Describing Rand, Chermayeff said, “He knew how to put things together that made sense in a new way. He would find connections in everything he did.”
The Museum of the City of New York is currently showing Rand’s work—”Everything is Design. Everything!“—until July 19.
It was at Yale where Chermayeff also met his longtime design and business partner of 58 years and counting, Tom Geismar. They founded the firm Chermayeff & Geismar in 1958.
In a presentation Geismar gave at the School of Visual Arts in January, available on YouTube, he summed up the longevity of his partnership with Chermayeff in one word: trust. He attributed it to their mutual respect in each other’s judgment and taste, to their very different personalities meshing well, and to their shared priorities, which have evolved over time.
In 2006 they brought in a third younger partner, Sagi Haviv, and in 2013 updated the name of the firm to Chermayeff & Geismar & Haviv.
Solving Other People’s Problems
The design process is very collaborative. The partners work very efficiently by talking with each other, and giving suggestions and direction during the entire design process.
While growing up and being exposed to a variety of lifestyles, norms, and perceptions may have been challenging for Chermayeff, it also forged in him a keen sensitivity to differences—an ability that would prove highly useful later in his life, especially with his clients.
“There are very complicated things you have to find out: what is it, who’s it for, what’s it doing, why, who’s the competition, where’s the future, where’s the past, what do they think is good, what do they think is bad,” he said. “And then, believe me, they are not always right,” he added.
Chermayeff described graphic design as a constant problem-solving process, not only with design partners, but also with the clients. Designing is solving other people’s problems, he said. “And you can’t do that without talking to them, and that means all of them,” he said emphasizing the “all.” So there’s a great deal of research that goes on before they even start sketching a logo. The process can last months.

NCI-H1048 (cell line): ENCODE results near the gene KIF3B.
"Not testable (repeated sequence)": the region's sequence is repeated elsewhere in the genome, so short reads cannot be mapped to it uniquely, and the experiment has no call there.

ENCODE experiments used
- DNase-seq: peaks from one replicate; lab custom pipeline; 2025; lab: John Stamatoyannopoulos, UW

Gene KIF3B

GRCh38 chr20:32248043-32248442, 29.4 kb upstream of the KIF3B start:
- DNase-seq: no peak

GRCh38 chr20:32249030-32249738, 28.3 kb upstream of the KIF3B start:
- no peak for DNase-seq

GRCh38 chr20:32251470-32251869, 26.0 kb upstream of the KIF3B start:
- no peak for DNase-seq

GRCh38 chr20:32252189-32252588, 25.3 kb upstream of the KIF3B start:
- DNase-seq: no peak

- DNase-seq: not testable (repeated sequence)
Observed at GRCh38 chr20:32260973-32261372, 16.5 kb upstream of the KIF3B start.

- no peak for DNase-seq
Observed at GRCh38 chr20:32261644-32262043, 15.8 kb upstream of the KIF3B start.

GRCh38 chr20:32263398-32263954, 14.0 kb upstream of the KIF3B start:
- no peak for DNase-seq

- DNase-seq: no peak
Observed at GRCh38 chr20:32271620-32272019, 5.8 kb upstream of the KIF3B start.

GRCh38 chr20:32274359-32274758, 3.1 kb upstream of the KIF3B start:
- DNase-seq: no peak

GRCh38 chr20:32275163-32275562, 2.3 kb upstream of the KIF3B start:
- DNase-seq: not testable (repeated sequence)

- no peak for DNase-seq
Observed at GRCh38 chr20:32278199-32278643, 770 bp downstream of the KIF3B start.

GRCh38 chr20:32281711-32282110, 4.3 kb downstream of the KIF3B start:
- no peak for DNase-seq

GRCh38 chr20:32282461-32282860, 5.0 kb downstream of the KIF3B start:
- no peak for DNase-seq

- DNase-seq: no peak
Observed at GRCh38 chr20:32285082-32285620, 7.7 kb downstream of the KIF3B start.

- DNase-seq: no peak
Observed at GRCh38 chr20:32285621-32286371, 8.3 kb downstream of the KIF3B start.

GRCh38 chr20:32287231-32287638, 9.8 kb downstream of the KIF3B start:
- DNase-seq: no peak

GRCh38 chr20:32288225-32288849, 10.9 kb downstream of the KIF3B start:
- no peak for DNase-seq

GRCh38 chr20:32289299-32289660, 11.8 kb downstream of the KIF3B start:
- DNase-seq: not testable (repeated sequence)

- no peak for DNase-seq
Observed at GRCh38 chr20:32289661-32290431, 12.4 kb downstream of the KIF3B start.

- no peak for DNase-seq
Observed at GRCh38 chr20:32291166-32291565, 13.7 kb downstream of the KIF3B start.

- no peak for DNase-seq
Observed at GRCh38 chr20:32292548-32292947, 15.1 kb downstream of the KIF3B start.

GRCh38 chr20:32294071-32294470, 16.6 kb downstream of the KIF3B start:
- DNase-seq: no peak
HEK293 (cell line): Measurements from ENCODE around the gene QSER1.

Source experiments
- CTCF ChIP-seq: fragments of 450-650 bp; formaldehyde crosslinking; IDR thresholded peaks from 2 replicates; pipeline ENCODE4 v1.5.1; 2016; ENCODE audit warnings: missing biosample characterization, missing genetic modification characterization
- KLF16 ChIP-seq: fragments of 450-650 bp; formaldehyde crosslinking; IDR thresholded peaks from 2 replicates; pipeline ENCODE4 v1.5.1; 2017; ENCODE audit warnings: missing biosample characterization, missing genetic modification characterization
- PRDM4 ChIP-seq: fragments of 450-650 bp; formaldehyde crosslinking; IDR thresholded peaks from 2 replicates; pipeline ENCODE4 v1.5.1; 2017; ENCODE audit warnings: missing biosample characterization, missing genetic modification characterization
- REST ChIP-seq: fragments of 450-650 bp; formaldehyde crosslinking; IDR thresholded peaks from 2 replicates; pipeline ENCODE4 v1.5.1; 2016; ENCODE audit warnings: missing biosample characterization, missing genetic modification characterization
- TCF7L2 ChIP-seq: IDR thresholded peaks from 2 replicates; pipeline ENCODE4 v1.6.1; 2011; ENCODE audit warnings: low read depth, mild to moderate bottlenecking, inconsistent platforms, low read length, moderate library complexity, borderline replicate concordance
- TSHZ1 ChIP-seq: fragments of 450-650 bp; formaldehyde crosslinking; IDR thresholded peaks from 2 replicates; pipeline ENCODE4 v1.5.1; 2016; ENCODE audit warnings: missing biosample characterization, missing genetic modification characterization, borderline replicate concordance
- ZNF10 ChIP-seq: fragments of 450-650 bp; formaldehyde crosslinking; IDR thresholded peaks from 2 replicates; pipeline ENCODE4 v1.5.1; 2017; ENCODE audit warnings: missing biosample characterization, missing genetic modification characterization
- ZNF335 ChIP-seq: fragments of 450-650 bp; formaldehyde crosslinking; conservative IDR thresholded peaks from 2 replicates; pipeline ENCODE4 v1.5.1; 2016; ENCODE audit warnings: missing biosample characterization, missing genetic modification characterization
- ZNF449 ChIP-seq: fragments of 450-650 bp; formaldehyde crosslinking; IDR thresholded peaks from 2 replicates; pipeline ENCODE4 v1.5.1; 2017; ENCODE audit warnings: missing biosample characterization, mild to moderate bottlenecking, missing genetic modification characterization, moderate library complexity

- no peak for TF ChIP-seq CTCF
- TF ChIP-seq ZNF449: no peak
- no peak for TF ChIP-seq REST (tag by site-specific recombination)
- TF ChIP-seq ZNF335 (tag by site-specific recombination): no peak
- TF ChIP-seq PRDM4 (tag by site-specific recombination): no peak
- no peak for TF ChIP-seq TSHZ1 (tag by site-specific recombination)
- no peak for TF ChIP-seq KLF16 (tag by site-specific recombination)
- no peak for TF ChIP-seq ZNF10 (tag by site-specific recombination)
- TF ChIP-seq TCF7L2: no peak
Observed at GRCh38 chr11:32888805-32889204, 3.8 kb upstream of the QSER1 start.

It takes time, tons of communicating, and acute perception to help form the identity of a company. If it is not thought through well enough, it can cost a company an enormous amount of money to change it later.
“The whole thing is consulting them,” Chermayeff said. “Some people who are very smart about their business are not very good about how to communicate visually.”
Chermayeff and his partners consult their clients, as well as with the clients of their clients. “Graphic designers know what to throw in the garbage and know how to get down to something that is solid and real and simple—something that can be understood by ordinary people,” Chermayeff said.
After finding out the main issues to solve, sketching and exploring designs, they always present about three to five options to the client and make a case for each one.
“You have to make absolutely sure that it’s logical … The client wants to be sure that you believe it also,” Chermayeff said, emphasizing the integrity of the firm’s work.
Another reason why Chermayeff loves his work so much is the constant learning.
Each client he works with presents a whole array of idiosyncratic needs and problems to solve in terms of forming a company identity and logo.
“Everybody is really different, that’s what makes it fun … I don’t have to pay tuition. I’m getting paid instead, and I learn more,” he said with a big smile.
He would easily describe himself as an eternal student.
What Makes a Logo Timeless?
The wisdom he extracted from his life’s journey so far reflects his understanding of what makes a good brand.